When one compares the quality of life in psoriasis to that in other medical conditions it becomes clear that the reduction in quality of life that these patients experience is comparable to the reduction in quality of life with other medical illnesses.[3] On the physical dimensions of health-related quality of life, psoriasis has less impact than congestive heart failure, but greater impact than hypertension, diabetes, post-myocardial infarction and depression. However, on the mental dimensions of health-related quality of life, psoriasis was considered worse than all these conditions except depression. These findings have importance not just for psoriasis but for skin disease in general. These are not cosmetic problems; these diseases cause quantifiable reductions in health-related quality of life. The National Psoriasis Foundation (NPF) was founded with the goals of providing psychosocial support and education to psoriasis patients. It is important for dermatologists to encourage their patients to join this supportive and politically effective organization.

Treatment goals

It is helpful to set with patients a realistic goal of therapy. Generally, a goal of complete clearance of psoriasis is not realistic; few patients actually achieve prolonged clearance.[8] To minimize adverse medication effects, it is safest to try to reduce the psoriasis to a manageable level, rather than to maximize doses in an attempt to obtain complete clearing. The histopathology of psoriatic lesions reveals inflammation, keratinocyte hyperproliferation, and vascular dilation, offering multiple targets for intervention. Often, a combination of modalities can be utilized to enhance the therapeutic effect and minimize the adverse effects that could result from excessive use of one agent.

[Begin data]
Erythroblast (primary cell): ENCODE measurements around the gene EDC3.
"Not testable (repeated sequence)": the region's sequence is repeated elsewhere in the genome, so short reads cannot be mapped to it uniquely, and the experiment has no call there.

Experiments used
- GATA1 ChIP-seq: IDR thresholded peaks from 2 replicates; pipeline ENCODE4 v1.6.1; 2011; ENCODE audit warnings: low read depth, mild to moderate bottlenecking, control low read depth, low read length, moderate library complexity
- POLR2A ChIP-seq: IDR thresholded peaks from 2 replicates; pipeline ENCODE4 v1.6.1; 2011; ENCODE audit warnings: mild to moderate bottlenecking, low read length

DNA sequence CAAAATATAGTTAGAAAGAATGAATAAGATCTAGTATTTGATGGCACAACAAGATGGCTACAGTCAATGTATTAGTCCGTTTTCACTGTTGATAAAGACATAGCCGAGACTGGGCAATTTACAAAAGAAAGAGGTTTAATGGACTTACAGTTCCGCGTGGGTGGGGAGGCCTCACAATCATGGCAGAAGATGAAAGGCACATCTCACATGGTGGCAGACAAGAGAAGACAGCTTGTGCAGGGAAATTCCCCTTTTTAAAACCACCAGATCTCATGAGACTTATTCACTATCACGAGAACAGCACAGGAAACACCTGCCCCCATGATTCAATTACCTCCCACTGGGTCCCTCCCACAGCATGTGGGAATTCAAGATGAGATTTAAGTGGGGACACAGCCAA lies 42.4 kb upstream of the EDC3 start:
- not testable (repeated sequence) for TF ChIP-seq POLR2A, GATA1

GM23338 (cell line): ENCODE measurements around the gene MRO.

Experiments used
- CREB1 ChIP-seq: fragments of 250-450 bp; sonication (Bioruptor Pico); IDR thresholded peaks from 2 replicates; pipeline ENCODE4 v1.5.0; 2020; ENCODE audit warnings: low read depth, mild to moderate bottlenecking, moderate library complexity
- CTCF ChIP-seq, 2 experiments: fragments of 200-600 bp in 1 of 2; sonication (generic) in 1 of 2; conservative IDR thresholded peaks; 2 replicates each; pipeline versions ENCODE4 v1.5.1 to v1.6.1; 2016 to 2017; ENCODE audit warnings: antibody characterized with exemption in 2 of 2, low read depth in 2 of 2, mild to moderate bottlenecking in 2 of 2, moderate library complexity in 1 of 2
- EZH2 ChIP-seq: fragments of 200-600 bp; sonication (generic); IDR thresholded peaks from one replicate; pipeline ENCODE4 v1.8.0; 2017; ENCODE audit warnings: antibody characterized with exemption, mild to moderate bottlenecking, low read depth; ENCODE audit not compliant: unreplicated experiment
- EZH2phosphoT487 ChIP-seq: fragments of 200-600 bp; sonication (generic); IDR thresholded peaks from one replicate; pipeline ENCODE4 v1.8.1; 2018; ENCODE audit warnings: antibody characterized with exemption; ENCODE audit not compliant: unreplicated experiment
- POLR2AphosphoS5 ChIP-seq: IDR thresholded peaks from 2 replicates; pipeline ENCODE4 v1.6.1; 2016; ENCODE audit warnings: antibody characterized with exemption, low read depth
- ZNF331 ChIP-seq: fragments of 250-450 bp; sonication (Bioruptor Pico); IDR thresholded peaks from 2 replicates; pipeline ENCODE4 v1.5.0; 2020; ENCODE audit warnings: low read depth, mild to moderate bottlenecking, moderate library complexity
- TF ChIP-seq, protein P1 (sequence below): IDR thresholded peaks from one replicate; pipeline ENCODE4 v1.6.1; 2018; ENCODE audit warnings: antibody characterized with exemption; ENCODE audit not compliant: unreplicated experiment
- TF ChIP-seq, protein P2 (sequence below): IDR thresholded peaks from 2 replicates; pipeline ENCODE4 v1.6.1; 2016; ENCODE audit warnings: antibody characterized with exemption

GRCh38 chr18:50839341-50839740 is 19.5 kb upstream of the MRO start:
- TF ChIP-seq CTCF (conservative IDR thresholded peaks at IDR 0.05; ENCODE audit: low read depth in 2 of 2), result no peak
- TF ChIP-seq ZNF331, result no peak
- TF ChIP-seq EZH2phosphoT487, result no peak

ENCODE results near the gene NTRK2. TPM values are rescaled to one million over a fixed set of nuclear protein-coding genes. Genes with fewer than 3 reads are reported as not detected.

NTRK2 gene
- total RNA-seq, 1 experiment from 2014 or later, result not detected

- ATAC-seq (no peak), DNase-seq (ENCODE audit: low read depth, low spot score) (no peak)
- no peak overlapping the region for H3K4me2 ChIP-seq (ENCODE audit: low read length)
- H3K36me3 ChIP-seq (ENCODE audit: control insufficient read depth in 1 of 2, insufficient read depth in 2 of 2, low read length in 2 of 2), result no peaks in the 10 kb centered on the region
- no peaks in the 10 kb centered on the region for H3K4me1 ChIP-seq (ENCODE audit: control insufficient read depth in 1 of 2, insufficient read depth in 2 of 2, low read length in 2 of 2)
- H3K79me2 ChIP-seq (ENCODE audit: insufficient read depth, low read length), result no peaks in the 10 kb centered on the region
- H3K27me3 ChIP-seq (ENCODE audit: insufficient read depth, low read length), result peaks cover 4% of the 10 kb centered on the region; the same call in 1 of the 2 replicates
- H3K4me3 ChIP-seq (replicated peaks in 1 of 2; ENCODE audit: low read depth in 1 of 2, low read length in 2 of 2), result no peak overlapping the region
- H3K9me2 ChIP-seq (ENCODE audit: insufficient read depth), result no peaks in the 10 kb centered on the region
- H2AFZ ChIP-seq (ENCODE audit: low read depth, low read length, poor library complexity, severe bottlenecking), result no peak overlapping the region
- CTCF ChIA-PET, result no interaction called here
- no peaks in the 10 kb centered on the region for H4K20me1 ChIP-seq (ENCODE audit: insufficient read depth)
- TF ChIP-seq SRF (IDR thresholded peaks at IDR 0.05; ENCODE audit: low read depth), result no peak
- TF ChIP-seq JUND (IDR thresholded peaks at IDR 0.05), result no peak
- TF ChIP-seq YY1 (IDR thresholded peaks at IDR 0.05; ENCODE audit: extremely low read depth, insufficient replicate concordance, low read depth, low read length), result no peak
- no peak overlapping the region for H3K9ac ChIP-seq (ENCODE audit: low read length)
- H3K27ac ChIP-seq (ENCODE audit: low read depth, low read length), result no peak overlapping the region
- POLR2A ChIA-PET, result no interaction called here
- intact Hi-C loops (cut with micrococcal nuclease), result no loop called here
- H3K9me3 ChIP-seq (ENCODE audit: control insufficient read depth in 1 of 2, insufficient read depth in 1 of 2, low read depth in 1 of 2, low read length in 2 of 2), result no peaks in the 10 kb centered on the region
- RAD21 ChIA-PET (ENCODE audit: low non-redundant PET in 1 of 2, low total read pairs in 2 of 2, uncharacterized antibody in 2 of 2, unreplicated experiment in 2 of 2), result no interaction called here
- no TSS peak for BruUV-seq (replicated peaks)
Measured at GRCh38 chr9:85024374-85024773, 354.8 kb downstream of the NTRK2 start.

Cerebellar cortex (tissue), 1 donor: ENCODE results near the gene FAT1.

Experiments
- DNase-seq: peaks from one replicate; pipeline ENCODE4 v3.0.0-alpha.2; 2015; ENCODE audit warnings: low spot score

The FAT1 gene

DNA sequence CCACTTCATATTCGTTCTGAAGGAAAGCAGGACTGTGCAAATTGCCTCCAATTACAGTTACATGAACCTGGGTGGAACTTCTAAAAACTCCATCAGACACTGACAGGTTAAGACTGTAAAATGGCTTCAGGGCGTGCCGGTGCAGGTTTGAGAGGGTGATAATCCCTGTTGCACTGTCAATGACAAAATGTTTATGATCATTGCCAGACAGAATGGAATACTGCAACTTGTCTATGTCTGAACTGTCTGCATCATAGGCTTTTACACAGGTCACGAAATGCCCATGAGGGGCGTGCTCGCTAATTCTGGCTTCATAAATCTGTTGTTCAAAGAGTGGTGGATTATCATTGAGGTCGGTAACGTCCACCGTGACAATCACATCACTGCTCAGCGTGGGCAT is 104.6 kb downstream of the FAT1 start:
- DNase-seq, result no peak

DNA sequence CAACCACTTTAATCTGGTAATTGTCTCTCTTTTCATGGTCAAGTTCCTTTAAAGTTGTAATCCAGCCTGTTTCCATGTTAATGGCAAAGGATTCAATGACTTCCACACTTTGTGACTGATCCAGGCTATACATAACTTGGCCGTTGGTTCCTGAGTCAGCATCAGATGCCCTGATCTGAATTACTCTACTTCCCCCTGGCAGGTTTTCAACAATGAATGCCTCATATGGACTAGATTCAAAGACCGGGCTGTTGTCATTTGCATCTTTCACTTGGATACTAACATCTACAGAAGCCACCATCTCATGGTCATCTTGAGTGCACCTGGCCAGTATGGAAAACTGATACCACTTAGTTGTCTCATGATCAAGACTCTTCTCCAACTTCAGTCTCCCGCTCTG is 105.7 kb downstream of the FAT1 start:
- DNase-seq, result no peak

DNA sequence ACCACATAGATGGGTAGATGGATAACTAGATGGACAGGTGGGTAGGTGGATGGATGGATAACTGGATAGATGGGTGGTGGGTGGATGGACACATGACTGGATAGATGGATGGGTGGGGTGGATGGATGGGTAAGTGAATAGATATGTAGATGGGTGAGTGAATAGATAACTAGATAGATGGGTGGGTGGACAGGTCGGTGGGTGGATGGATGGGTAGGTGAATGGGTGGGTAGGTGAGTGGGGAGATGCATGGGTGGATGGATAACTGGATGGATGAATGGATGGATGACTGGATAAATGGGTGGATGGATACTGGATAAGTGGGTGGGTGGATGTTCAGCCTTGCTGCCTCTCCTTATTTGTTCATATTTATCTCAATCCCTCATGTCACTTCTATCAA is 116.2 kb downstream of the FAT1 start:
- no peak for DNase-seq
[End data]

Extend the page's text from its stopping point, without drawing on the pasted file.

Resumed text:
Treatment of localized psoriasis

Table 1: Treatments for Localized Psoriasis
  • Tar
  • Topical corticosteroids
  • Topical calcipotriene
  • Topical tazarotene
  • Anthralin (short contact therapy)
  • Corticosteroid tape (Cordran tape)
  • Intralesional triamcinolone

For treatment purposes, we can define localized psoriasis as present when the patient is willing to apply topical therapy to all the spots (usually less that 20% body surface area). Thus, the primary treatment options for localized psoriasis include tar preparations, topical corticosteroids, topical calcipotriene (Dovonex), topical tazarotene (Tazorac) and anthralin (Table 1). Other useful treatments include occlusive corticosteroid tape for chronically excoriated lesions of psoriasis, and intralesional triamcinolone injections for very localized, refractory lesions.

Tar

Tar has limited effectiveness and may be used at night with more appealing topical corticosteroid preparations during the day. There are continued "advances" in tar treatments reported but little if any scientific evidence to show that these new tar treatments are more effective than any other. For example, patients may have heard about Exorex, a tar with banana peel extract. One marketing study suggested that it could be as effective as topical calcipotriene, however, the patient number was so small that no valid conclusions can be drawn. [9]

Topical corticosteroids